The judgment of the flood (Gen 6 to 8) and that of the Tower of Babel (Gen 11) were not enough to convince humanity (peoples and nations) to turn away from their idolatry. Now God leaves aside the nations by choosing a man (Abram) from a people who worshiped other gods (cf. Joshua 24:2). From Abraham came the people of Israel. It is from this nation that salvation will come: cf. John 4:22.

If the Jewish people had remained faithful, God would have established his kingdom through them. From Abraham until 586 BC. B.C., the date of the ruin of Jerusalem by Nebuchadnezzar, the nations took a back seat on the world stage. But the Jewish people, having been unfaithful in turn and having rejected theocracy, were taken into exile and thus lost their independence. From then on God allowed the pagan nations to rule the affairs of the world and for the promised land to be trampled underfoot by them. The period which goes from this first destruction of Jerusalem by Nebuchadnezzar to its final restoration at the return of Christ is called by Jesus himself “the times of the nations”:

Jerusalem will be trodden down by the nations until the times of the nations are fulfilled. » (Luke 21:24)

Throughout this long period, David’s throne here on earth has been vacant. This era will end when Jesus Christ, the Son of David (cf. Rev 5:5), returns to definitively establish his reign (cf. Rev 5:10; 19:11ff; Zec 14:3ff etc.). In fact, the disciples’ question in Act 1:6 was when the times of the nations would end. Page 21 presents an interesting picture of the times of the nations. We repeat it here while completing it:

  1. The beginnings of the nations: from Cain to the Tower of Babel (Gen 4 to 11). Israel (from Abraham onwards) interrupts the history of the nations.
  2. The apogee of the nations: the four empires of Daniel 2 and 7, from Babylon to Rome, from approximately 600 BC until the return of the Lord.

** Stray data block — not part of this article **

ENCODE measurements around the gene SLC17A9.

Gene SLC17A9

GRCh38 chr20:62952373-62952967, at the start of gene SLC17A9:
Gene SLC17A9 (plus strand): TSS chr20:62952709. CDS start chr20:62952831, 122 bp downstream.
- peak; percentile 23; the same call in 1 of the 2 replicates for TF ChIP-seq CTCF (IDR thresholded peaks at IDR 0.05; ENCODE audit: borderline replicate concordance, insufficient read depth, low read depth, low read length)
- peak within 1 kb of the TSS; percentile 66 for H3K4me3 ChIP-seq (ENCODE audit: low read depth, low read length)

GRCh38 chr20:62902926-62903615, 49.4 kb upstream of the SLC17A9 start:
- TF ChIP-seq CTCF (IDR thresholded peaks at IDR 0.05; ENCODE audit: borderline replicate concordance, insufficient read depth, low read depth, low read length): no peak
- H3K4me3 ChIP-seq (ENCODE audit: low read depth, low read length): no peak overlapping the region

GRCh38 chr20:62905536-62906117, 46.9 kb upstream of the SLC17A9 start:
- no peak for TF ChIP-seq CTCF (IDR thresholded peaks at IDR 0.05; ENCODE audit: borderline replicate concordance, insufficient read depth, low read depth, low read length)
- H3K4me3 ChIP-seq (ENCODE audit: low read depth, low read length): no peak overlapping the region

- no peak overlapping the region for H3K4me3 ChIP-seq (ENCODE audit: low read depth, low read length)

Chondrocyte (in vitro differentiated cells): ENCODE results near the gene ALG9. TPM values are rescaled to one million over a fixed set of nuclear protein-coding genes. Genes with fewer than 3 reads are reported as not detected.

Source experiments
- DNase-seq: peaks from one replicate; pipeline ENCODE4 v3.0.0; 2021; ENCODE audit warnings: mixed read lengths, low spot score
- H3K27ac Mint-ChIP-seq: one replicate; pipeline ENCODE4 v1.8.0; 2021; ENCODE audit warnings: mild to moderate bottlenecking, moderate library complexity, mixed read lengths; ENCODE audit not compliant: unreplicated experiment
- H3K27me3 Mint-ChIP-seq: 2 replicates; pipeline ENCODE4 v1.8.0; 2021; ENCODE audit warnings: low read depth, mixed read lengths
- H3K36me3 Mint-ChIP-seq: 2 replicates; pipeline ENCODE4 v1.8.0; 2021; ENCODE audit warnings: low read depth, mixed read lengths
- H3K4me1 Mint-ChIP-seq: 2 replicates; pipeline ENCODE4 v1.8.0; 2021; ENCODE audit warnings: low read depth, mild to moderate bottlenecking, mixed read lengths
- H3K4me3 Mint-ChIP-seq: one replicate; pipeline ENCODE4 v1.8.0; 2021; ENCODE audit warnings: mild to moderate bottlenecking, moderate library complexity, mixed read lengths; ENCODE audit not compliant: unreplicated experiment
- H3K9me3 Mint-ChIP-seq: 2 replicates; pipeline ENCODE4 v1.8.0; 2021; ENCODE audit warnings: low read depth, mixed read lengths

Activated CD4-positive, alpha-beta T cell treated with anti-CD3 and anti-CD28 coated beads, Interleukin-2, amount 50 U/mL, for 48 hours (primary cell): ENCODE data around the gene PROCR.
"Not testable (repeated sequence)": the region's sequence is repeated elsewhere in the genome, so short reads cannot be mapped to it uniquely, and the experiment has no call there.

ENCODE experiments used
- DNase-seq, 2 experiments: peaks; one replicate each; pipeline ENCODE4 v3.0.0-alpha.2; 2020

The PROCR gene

The Church represents a sort of parenthesis in the times of the nations. This time is also called “the time of grace” or “the day of salvation”. The end of the nations: the three and a half years of the reign of the Antichrist, the judgment of the great Babylon and Armageddon. The following texts show that the Antichrist will draw all nations into war and rebellion against God and his Christ: Revelation 16:12-16; 19:19. Christ, through his parousia, will put an end to both the Antichrist (Revelation 19:19-21; 2 Timothy 2:8) and the nations. The 1000 year reign will bring an end to the kingdoms of the nations and Israel will be restored at that time.

In that day, Christ will shepherd with a rod of iron (Revelation 12:5; 2:26-27) to usher in His earthly kingdom. The same expression used in Revelation 19:15 clearly shows that this reign will only begin when Christ returns and cannot, therefore, in any way be applied to the time of the Church. See more on this in the chapter on the millennium.

That the time of the Church is a special time is also seen in the fact that in it there is no longer any difference: whoever believes will be saved, whether Jew or pagan: Roman 1:16; 10:12-13 etc. Israel, as a nation, is being pushed aside. This until all the pagans have entered. This time, once again, will end only when Christ returns. When the Savior comes from Zion, then all Israel (as a nation: cf. Ezekiel 37) will be saved. Zechariah 12:10 (cf. Revelation 1:7) shows us that Israel will only accept Christ as their Messiah and Savior upon His return to earth. During the millennium, Israel will once again have to play a special role.

This text is an extract from the book “Why This Tumult Among the Nations?” written by Jérémie TCHINDEBE.

We invite you to read the following article “WHAT IS THE ANTICHRIST?

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